Daily brushing and flossing of both natural and implant-supported teeth lowers the risk of gum disease, particularly peri-implantitis. It's also imperative that you undergo regular cleanings, at least every six months, with your dentist or dental hygienist.
These, however, won't be the typical cleanings performed on natural teeth. Hygienists don't use metal cleaning implements to remove plaque and tartar deposits because they can scratch the metal materials of the implant and crown. These microscopic scratches can then attract bacteria that trigger gum infections. Instead, they'll use instruments made of plastics or resins.
Hygienists also rely heavily on ultrasonic equipment that vibrates plaque loose on or around implants, which are then flushed away with water. The tips used with these instruments are also typically made of nylon or plastic sheathing.
Even with the extra hygiene care needed, implants still enjoy a 95% or higher survival rate after ten years. You can ensure your implants achieve that level of durability by keeping them clean and seeing your dentist at the first sign of a gum infection.
If you would like more information on maintaining dental implants, please contact us or schedule an appointment for a consultation. You can also learn more about this topic by reading the Dear Doctor magazine article “Dental Implant Maintenance.”
Despite momentous strides in recent years in the fight against cancer, treatments can still disrupt normal life. Both radiation and chemotherapy have side effects that can cause problems in other areas of health—particularly the teeth and gums.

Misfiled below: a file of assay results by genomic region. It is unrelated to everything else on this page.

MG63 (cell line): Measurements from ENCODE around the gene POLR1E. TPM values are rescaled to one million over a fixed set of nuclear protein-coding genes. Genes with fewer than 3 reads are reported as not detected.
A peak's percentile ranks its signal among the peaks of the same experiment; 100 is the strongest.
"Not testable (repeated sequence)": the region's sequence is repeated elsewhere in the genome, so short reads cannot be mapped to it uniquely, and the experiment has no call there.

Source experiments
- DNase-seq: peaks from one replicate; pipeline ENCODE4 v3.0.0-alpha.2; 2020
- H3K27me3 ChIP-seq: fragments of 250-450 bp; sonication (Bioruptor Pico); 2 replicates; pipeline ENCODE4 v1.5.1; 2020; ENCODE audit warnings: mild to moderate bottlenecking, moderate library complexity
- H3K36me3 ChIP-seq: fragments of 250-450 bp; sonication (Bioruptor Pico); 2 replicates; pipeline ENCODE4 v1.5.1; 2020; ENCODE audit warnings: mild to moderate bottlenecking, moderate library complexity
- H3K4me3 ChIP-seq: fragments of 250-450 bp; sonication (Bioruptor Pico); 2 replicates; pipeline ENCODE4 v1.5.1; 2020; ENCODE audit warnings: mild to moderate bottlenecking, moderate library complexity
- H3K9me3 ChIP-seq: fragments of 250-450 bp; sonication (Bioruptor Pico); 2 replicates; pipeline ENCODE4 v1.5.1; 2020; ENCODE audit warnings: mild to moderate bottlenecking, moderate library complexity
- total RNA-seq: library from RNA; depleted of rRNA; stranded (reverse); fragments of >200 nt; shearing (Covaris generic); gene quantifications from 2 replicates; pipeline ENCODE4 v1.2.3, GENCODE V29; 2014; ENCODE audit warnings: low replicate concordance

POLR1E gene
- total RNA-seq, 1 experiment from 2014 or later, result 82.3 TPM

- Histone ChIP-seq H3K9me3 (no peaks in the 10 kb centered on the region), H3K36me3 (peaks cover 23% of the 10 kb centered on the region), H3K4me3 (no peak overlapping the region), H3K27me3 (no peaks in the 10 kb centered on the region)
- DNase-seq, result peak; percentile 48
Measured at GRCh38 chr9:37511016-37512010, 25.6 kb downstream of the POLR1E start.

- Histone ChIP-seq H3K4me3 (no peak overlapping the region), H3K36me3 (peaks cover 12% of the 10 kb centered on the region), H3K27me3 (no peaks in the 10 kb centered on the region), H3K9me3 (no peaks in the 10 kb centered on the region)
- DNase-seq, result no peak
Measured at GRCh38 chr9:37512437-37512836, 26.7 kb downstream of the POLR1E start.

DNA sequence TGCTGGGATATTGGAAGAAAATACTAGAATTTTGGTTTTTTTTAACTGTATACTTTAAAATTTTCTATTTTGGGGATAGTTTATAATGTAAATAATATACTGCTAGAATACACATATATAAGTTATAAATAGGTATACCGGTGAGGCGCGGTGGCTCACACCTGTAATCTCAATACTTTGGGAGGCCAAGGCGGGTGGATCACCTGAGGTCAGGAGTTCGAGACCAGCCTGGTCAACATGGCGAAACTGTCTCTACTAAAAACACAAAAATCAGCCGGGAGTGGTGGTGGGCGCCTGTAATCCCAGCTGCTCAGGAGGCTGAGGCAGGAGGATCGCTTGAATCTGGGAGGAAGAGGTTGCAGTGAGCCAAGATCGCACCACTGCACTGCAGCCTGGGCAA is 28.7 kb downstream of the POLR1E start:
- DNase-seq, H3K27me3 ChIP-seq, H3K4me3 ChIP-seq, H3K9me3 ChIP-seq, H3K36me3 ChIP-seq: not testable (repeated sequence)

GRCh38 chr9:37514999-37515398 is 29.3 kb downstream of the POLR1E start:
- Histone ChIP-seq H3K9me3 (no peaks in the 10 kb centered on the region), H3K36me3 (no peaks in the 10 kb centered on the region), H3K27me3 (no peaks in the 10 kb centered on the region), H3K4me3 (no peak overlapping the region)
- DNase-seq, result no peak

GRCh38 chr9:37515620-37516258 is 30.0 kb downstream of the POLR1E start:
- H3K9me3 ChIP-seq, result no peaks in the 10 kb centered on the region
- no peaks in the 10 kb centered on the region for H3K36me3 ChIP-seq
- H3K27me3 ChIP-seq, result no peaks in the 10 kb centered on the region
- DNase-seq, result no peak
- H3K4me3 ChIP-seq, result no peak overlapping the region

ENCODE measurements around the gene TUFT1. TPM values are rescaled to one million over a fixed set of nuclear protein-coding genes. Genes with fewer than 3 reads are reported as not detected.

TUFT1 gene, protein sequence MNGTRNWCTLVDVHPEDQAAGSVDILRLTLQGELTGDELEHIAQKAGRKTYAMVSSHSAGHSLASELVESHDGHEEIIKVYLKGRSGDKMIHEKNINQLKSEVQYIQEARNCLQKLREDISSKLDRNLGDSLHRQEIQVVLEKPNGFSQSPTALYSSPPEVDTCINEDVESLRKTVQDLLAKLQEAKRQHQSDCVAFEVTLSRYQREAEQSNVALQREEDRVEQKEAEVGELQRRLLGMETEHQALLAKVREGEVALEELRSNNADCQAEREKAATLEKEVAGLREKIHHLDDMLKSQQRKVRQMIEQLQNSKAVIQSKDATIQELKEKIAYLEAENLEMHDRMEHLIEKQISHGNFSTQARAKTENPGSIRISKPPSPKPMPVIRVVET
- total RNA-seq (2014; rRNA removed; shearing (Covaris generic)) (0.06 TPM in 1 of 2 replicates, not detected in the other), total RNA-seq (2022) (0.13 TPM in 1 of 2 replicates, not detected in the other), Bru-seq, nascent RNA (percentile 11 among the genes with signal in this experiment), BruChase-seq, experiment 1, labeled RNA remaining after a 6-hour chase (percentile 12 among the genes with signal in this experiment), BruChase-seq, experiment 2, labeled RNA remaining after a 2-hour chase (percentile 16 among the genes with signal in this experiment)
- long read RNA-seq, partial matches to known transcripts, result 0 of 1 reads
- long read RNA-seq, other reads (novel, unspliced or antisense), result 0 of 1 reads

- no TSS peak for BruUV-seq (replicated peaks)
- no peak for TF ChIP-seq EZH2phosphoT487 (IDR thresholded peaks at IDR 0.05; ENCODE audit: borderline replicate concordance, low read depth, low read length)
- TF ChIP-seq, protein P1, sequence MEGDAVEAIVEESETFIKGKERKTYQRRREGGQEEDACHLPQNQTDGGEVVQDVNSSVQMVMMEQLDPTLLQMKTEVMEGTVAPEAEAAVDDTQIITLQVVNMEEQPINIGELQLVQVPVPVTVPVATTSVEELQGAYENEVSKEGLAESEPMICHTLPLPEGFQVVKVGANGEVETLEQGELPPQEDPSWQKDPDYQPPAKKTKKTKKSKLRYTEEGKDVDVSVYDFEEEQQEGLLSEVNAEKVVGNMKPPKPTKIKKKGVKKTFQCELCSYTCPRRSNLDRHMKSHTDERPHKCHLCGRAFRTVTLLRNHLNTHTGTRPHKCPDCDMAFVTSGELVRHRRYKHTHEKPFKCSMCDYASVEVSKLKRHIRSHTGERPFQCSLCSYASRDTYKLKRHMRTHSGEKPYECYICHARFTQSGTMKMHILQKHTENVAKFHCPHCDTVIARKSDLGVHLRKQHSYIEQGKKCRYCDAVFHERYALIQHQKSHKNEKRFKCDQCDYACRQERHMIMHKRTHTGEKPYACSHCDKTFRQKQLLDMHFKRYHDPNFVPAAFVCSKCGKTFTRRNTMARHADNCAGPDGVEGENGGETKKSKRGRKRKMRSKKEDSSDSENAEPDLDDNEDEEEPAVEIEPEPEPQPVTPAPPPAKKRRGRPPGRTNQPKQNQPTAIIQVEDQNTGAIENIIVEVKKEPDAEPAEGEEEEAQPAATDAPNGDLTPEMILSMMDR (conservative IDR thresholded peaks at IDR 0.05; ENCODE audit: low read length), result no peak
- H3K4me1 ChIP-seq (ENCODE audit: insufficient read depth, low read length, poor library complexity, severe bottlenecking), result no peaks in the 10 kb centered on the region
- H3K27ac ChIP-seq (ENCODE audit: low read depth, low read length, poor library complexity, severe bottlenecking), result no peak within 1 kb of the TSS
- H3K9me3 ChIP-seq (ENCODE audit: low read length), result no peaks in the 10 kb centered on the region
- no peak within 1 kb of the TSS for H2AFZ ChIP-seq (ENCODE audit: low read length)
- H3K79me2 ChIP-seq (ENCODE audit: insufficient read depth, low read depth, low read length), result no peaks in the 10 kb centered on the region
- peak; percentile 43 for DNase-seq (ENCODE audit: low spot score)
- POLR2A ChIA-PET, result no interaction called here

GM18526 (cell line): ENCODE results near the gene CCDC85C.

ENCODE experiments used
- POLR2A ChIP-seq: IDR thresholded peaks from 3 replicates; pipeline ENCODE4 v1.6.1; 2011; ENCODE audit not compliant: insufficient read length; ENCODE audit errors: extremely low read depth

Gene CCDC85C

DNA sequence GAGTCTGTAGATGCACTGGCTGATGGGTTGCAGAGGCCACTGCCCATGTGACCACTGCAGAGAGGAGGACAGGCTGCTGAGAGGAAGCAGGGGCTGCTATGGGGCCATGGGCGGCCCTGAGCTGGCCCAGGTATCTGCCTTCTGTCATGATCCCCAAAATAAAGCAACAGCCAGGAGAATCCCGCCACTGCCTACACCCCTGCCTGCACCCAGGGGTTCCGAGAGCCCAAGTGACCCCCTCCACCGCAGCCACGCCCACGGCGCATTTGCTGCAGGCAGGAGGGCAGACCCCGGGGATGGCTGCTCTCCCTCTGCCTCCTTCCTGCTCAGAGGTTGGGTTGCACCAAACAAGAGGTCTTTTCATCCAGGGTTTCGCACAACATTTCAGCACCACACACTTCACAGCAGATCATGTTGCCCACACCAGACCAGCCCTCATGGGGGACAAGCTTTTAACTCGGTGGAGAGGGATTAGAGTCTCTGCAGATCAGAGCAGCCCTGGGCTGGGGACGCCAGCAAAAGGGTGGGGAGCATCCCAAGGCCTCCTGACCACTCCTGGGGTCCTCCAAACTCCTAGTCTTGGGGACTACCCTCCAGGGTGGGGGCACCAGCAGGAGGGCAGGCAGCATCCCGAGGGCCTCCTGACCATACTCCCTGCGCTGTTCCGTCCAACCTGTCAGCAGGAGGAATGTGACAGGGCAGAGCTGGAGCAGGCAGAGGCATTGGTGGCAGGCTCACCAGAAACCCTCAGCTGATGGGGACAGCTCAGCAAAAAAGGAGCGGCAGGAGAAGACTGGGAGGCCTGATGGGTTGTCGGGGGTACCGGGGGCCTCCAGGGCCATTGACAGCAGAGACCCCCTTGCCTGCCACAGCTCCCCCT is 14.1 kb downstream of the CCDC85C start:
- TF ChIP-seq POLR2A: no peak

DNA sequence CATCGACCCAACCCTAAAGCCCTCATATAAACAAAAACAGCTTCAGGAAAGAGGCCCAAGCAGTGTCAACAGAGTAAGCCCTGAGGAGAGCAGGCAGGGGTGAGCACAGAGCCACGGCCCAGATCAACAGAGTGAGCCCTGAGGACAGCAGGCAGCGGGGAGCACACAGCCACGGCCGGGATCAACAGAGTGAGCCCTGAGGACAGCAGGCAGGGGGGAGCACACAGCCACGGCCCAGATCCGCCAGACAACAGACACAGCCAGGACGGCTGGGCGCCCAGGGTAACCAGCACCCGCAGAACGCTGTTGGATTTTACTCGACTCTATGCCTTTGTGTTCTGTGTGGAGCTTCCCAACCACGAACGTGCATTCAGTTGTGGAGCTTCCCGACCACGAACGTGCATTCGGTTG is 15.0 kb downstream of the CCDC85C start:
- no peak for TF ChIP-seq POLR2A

If you or a loved one are undergoing cancer treatment, it's important to get ahead of any potential side effects it may have on dental health. Here are 4 things that can help protect teeth and gums while undergoing cancer treatment.
Get a preliminary dental exam. Before beginning treatment, patients should have their dentist examine their teeth and gums to establish a baseline for current dental health and to treat any problems that may already exist. However, patients should only undergo dental procedures in which the recovery time can be completed before starting radiation or chemotherapy.
Be meticulous about oral hygiene. Undergoing cancer treatment can increase the risks for developing tooth decay or gum disease. That's why it's important that patients thoroughly brush and floss everyday to reduce bacterial plaque buildup that causes disease. Patients should also reduce sugar in their diets, a prime food source for bacteria, and eat “teeth-friendly” foods filled with minerals like calcium and phosphorous to keep teeth strong.
Keep up regular dental visits. The physical toll that results from cancer treatment often makes it difficult to carry on routine activities. Even so, patients should try to keep up regular dental visits during their treatment. Besides the extra disease prevention offered by dental cleanings, the dentist can also monitor for any changes in oral health and provide treatment if appropriate.
Minimize dry mouth. Undergoing cancer treatment can interfere with saliva production and flow. This can lead to chronic dry mouth and, without the full protection of saliva against dental disease, could increase the risk of tooth decay or gum disease. Patients can minimize dry mouth by drinking more water, using saliva boosters and discussing medication alternatives with their doctor.